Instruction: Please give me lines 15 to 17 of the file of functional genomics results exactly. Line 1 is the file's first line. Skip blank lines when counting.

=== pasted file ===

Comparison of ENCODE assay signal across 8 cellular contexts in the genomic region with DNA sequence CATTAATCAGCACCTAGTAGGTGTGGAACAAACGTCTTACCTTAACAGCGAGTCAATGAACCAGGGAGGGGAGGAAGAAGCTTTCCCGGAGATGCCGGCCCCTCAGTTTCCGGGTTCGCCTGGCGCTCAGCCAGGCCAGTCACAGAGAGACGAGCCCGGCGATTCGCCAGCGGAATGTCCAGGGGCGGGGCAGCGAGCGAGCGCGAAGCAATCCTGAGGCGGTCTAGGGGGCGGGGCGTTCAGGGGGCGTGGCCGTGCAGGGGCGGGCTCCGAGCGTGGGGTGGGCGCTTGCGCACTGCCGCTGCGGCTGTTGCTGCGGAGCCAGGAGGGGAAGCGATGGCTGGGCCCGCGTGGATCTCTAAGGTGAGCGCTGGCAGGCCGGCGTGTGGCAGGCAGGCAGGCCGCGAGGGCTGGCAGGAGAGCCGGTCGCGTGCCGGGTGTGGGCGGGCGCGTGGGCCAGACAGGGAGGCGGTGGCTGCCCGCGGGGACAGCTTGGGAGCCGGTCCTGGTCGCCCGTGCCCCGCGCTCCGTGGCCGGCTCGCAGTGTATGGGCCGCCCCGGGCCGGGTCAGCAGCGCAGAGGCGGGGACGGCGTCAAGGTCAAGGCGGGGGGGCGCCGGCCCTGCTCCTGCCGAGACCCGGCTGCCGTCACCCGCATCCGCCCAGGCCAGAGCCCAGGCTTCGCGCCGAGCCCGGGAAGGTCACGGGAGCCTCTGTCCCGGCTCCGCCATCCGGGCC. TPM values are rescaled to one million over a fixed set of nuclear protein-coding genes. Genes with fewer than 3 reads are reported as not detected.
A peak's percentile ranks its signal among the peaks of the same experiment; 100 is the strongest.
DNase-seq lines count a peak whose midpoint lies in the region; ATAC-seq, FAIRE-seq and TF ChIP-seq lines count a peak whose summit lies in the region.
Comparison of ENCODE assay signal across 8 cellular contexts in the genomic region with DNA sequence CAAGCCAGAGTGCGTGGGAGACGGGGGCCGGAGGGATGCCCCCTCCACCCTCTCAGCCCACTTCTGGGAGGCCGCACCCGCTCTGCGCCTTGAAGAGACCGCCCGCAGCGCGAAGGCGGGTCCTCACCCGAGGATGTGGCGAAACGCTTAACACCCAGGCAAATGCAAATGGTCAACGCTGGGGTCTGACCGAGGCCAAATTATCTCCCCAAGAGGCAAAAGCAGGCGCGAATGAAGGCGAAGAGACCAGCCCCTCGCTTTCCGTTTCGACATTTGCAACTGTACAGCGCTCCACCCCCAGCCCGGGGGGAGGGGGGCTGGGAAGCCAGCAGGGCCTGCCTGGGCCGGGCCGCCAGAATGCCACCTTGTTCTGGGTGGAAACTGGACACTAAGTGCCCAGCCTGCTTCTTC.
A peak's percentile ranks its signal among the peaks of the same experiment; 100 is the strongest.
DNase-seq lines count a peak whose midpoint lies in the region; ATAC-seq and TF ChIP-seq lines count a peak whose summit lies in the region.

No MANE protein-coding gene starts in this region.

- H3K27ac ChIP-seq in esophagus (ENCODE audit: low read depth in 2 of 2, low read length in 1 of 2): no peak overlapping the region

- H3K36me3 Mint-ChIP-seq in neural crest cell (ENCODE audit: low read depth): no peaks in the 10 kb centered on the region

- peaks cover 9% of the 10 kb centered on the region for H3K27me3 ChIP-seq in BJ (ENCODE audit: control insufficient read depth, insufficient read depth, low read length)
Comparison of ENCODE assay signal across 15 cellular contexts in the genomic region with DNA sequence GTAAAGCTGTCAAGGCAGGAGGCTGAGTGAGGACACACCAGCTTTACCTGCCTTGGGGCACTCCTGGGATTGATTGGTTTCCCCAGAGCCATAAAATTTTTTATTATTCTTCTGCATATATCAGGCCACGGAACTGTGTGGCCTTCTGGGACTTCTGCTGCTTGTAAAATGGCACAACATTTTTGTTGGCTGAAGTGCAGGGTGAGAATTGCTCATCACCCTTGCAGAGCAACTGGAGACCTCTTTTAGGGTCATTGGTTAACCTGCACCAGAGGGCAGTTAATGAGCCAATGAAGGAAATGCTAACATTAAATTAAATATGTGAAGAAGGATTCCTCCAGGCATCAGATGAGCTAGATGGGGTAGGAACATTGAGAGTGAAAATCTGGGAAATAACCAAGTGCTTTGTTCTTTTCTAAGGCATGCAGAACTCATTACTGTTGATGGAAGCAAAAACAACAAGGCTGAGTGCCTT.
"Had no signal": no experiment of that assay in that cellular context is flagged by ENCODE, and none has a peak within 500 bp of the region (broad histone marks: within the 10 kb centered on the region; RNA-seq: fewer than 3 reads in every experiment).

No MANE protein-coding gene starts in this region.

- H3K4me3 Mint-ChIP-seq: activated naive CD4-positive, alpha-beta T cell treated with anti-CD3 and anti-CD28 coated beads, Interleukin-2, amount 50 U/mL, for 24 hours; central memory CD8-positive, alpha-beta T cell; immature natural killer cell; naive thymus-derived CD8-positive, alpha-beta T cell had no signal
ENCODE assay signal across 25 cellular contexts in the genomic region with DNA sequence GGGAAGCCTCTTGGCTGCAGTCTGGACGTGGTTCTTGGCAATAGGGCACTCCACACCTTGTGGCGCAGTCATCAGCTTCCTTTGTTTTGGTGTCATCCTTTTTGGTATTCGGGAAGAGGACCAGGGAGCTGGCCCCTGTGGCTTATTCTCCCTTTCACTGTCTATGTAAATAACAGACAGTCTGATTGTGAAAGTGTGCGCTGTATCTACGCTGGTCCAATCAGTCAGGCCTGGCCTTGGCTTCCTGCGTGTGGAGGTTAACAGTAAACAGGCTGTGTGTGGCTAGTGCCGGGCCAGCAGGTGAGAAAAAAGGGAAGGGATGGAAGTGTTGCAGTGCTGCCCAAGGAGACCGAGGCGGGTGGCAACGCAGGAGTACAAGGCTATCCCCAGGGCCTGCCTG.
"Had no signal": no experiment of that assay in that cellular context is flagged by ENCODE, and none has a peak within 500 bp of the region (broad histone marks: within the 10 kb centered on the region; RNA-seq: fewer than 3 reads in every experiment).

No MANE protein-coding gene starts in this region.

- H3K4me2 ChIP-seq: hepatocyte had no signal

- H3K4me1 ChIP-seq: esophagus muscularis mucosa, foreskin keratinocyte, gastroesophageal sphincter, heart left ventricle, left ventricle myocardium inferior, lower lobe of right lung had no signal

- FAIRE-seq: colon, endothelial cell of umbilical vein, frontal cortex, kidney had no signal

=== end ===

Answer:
ENCODE assay signal across 25 cellular contexts in the genomic region with DNA sequence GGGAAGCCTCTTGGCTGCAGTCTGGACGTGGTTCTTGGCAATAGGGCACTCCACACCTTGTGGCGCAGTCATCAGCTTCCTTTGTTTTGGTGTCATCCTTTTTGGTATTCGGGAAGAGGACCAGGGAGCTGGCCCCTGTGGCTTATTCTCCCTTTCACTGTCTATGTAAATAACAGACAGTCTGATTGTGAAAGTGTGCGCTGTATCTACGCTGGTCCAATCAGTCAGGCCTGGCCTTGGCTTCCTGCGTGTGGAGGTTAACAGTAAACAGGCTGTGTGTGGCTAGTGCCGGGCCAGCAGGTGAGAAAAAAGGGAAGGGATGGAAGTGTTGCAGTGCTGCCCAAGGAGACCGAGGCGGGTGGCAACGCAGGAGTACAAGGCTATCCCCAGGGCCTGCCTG.
"Had no signal": no experiment of that assay in that cellular context is flagged by ENCODE, and none has a peak within 500 bp of the region (broad histone marks: within the 10 kb centered on the region; RNA-seq: fewer than 3 reads in every experiment).

No MANE protein-coding gene starts in this region.